It was the start of a new unit in 6th grade science class [at the school I went to before transferring to Schechter]. The unit was about the beginning of life on our planet, otherwise known as the theory of evolution. But what my science teacher said next surprised me. He said, “We will be learning about Evolution. Please put your religious beliefs aside.” I thought, as a person who believes in God and the Torah – I can’t leave religion aside. So this d’var Torah is the result of what I learned from my curiosity.
We started out in class, by focusing mainly on Charles Darwin’s theory. Darwin noticed that the shape of a bird’s beak determines what it eats, and that certain species of birds have different shaped beaks. He argued that the birds adapted over time in order to survive. Now, we suppose all creatures have evolved significantly over time. (Going from a kind of land fish to a human.)Darwin’s theory makes us think that every species has evolved and still does.
While I was learning these ideas in class, I thought to myself, “Doesn’t the Torah say that God just created birds?” The Torah tells us that the story of creation took 7 days. Bereshit 1 verse 20 says that on the fifth day:
God said, “Let the waters bring forth swarms of living creatures, and birds that fly above the earth across the expanse of the sky.”
Just looking at the plain meaning of the text, you would think that there were birds of all kinds, all of a sudden. So how can I think about such different ideas at the same time, Darwin’s evolution and the Torah? I decided to put my science aside for a while and see what my religion had to say about evolution.
What does Judaism have to say about evolution? Or does Judaism even have anything to say about evolution since many of our most important thinkers lived nearly 800 (eight hundred) years before Darwin!
I have already looked at evolution from a scientific perspective, so I started looking for an answer from my religious perspective. So let’s begin at the beginning.
בְּרֵאשִׁית בָּרָא אֱלֹקים אֵת הַשָּׁמַיִם וְאֵת הָאָרֶץ׃
In the beginning God created heaven and earth—
וְהָאָרֶץ הָיְתָה תֹהוּ וָבֹהוּ וְחֹשֶׁךְ עַל־פְּנֵי תְהוֹם וְרוּחַ אֱלֹקים מְרַחֶפֶת עַל־פְּנֵי הַמָּיִם׃
the earth being unformed and void, with darkness over the surface of the deep and a wind from God sweeping over the water—
Rashi, the Medieval French rabbi and Biblical commentator said on the first verse “The text does not intend to point out the order of the acts of Creation — to state that heaven and earth were created first; for if it intended to point this out, it should have written “At first God created.” instead of saying In the beginning.
Rashi explains that when you read this verse, you might think that heaven and earth were created first. But if we look more closely at the text of the Torah we will notice that the water was created first. So Rashi is saying that the Torah does not intend to give us an exact timeline of creation. The Torah does not tell us when the waters were created just that they were there at the beginning. Rashi says that therefore, logically, you have to believe that God made the water before starting anything else. Rashi concludes, that “therefore you must admit that the text teaches nothing about the earlier or later sequence of the acts of Creation.”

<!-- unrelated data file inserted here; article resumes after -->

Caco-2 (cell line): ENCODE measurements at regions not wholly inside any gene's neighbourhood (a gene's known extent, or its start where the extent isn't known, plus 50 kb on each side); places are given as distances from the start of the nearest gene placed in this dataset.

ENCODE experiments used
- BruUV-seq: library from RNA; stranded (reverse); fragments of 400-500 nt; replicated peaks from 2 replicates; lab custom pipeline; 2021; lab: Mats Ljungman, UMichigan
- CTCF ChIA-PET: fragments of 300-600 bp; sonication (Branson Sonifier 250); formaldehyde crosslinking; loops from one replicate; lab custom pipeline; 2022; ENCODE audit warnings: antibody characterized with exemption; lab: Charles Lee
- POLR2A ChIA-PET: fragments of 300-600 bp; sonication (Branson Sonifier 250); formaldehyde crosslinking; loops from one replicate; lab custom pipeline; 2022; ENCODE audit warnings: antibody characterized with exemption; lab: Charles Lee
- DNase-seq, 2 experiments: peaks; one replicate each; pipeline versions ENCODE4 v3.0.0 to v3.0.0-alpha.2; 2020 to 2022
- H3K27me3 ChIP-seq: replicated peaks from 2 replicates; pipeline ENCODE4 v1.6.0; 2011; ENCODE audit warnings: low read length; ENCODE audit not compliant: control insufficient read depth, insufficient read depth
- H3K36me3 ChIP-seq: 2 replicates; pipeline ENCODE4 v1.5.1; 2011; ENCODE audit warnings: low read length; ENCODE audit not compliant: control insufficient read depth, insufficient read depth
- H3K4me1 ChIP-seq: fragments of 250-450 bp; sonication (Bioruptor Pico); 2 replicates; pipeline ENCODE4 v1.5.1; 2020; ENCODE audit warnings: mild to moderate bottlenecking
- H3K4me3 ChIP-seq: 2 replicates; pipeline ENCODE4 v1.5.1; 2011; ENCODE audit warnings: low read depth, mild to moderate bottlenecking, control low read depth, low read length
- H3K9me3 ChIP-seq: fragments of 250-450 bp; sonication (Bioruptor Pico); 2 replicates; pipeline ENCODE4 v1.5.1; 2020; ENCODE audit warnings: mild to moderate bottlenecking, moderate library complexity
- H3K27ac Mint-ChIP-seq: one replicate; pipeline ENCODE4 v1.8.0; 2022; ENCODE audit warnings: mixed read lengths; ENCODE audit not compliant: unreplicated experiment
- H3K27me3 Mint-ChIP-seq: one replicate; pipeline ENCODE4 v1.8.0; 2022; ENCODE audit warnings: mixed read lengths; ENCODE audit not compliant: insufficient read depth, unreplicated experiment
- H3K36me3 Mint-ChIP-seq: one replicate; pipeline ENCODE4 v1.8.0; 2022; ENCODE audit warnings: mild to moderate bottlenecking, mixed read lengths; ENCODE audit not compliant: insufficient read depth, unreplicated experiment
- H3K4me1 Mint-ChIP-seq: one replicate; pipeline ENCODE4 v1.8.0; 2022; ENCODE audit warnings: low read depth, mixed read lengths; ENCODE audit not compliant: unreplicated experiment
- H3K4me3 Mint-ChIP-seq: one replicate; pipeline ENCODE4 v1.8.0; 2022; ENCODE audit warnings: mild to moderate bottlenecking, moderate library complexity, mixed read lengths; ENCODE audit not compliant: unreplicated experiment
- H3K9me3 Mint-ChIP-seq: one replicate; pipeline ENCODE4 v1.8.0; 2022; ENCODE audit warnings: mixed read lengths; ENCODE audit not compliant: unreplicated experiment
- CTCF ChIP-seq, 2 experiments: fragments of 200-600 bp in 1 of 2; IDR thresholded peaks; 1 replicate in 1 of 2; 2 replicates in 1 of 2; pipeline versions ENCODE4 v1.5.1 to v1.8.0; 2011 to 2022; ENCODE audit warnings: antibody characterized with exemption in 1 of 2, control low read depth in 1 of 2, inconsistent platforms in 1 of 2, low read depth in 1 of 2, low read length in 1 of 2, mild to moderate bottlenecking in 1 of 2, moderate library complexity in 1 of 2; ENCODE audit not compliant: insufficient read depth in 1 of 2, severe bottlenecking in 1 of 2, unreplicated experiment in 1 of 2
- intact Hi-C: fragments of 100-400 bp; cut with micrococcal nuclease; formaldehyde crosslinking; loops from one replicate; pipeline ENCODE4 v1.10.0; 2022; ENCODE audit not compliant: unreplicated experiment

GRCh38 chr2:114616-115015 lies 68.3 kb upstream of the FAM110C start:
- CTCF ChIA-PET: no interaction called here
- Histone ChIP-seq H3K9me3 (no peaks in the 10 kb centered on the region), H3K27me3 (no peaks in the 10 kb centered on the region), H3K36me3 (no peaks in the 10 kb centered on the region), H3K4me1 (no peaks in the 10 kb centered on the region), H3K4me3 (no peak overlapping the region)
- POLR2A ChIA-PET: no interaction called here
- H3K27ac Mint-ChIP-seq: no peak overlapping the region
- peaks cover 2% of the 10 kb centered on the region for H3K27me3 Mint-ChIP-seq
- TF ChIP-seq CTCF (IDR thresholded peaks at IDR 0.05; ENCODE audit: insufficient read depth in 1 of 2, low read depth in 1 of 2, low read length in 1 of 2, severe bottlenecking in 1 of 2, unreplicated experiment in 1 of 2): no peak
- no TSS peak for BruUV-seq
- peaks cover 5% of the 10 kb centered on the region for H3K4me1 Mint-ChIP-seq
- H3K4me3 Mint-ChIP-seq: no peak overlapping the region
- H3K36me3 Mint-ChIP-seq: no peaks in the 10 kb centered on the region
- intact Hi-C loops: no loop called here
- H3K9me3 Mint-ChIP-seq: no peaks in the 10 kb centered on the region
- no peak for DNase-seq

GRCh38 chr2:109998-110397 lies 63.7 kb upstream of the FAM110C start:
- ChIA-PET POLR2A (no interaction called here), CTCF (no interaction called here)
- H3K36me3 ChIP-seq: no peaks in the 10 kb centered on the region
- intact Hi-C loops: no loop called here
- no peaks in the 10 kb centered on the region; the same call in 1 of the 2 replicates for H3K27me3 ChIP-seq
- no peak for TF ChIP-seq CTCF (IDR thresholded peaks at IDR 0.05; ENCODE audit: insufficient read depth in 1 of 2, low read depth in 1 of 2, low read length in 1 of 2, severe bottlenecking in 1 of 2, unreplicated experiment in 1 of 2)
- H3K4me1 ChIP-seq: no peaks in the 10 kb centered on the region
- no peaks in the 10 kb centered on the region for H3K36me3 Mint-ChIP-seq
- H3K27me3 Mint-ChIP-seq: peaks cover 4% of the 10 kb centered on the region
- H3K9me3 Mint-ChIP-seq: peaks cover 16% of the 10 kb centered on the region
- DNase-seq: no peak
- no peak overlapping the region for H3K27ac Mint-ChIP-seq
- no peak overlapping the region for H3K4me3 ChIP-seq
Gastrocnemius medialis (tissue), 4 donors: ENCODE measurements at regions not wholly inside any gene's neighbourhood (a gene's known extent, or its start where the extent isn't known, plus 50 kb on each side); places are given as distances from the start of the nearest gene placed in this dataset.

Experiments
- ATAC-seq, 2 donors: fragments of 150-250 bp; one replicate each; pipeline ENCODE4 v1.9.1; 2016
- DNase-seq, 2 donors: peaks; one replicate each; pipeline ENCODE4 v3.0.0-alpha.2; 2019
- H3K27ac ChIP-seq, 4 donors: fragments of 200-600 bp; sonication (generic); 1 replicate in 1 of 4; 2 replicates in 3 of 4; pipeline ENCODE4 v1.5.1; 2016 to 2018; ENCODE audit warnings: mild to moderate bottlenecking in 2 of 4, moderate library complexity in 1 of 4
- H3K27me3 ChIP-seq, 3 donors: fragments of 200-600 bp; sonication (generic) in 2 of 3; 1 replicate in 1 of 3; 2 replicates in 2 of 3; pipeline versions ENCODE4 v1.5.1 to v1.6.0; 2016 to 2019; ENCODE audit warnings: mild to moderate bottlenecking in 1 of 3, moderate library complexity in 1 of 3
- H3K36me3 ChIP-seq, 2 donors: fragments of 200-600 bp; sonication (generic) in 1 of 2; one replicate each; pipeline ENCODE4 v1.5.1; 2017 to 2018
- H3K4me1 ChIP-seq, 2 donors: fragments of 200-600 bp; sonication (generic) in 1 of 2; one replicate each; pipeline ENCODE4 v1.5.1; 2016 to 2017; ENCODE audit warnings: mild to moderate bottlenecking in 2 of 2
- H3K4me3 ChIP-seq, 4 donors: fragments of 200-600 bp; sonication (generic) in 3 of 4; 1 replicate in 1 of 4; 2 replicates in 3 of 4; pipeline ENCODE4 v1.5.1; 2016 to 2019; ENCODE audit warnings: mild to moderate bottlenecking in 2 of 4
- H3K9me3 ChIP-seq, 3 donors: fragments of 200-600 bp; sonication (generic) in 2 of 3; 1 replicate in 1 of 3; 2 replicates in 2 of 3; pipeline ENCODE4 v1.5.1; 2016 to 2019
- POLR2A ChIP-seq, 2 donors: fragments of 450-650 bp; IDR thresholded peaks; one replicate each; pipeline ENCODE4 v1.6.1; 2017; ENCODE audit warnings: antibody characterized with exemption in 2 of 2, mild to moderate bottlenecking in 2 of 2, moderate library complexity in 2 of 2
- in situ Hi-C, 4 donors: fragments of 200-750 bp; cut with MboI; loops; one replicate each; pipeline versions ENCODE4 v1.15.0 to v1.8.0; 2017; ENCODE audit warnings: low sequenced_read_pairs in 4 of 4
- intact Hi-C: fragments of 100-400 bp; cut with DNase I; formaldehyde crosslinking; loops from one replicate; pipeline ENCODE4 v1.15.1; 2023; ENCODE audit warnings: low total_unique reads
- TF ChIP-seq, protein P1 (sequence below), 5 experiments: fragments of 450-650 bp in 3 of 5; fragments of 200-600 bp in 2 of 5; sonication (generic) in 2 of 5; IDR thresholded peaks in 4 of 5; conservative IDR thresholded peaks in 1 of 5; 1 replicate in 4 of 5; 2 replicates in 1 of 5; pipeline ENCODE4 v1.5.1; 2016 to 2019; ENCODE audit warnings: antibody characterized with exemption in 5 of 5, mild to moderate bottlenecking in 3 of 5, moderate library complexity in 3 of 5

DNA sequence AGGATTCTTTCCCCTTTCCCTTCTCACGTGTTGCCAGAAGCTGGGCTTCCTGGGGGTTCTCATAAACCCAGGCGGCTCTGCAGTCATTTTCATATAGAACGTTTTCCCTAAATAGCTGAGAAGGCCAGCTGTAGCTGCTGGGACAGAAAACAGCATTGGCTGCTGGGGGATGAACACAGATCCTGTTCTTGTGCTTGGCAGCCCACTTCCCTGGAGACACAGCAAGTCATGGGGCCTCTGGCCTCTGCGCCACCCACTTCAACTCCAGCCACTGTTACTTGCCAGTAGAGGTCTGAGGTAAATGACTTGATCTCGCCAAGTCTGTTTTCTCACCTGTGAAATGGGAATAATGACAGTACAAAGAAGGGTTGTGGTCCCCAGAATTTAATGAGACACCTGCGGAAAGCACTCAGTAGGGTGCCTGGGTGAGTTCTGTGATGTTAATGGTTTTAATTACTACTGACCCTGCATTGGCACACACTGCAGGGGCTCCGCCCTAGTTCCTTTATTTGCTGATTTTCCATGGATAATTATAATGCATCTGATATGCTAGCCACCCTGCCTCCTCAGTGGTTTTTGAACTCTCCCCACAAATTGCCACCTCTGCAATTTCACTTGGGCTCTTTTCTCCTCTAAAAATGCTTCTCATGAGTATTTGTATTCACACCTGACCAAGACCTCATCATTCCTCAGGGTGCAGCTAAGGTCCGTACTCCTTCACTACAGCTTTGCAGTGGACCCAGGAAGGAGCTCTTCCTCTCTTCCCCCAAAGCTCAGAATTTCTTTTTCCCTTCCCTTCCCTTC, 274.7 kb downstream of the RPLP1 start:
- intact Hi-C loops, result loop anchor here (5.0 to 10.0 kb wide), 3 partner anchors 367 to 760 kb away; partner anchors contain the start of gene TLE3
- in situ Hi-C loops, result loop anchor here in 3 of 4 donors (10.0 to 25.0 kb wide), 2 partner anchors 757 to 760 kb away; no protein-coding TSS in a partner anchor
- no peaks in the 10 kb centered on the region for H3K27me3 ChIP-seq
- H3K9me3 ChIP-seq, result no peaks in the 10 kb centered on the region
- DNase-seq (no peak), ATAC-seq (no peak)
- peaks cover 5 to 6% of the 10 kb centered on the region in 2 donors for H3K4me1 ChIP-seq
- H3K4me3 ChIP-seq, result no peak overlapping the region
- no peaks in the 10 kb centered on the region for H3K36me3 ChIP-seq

Rashi tells us that the Torah is not a flat-out history book, with a timeline stating everything in its order. Rashi claims that water was created before heaven and earth, proving that the Torah isn’t giving us a step-by-step story of creation. So without a time machine how do we figure out what happened in those seven days – or were there only seven days? Scientists says that evolution took millions of years but the Torah says seven days.
In the biblical book of Psalms chapter 50 verse 4:
כִּי אֶלֶף שָׁנִים בְּעֵינֶיךָ כְּיוֹם אֶתְמוֹל כִּי יַעֲבֹר וְאַשְׁמוּרָה בַלָּיְלָה׃
For in Your sight a thousand years are like yesterday that has passed, like a watch of the night.
Rabbi Eliyahu Dessler, a 20th century Talmudic scholar, and Jewish philosopher says in his commentary, Michtav MeEliyahu, that the verse shows that God has a different sense of time than we do. He says that the seven days mentioned in the Torah are a way of talking about the whole time before creation was completed. Once creation was completed we started counting time in human time and not God time. Because we know that the Torah was written b’leshon bnei Adam – in the language that people understand. Rabbi Dessler said, “[the Torah] speaks to us in accordance with our own perceptions of matter and our own concepts of space and time.” Seven days doesn’t necessarily mean seven days as we know them.
But since God has all this power, why didn’t God create the world all at once? I think that making a world like this one is something that takes time and consideration. Maybe God thought, “What do I want it to look like? Smell like? Feel like? Taste like? Sound like?” Each and every detail was thought out and constructed by God. How did God do that?
The midrash in Genesis Rabbah tells us that “the Holy One, blessed be God, went on creating worlds and destroying them until God created [heaven and earth], and then God said: ‘These please Me; those did not please Me.’” as it says in Genesis chapter 1 verse 31 “And God saw everything that God had made, and behold, it was very good”‘ Maybe we could think about those other worlds being similar to the way that scientist talk about different eras. For example the world when the dinosaurs roamed the Earth seems very different from the world today. Maybe the Jurasic or Cretaceous Periods were different “worlds” or a different way to describe evolution.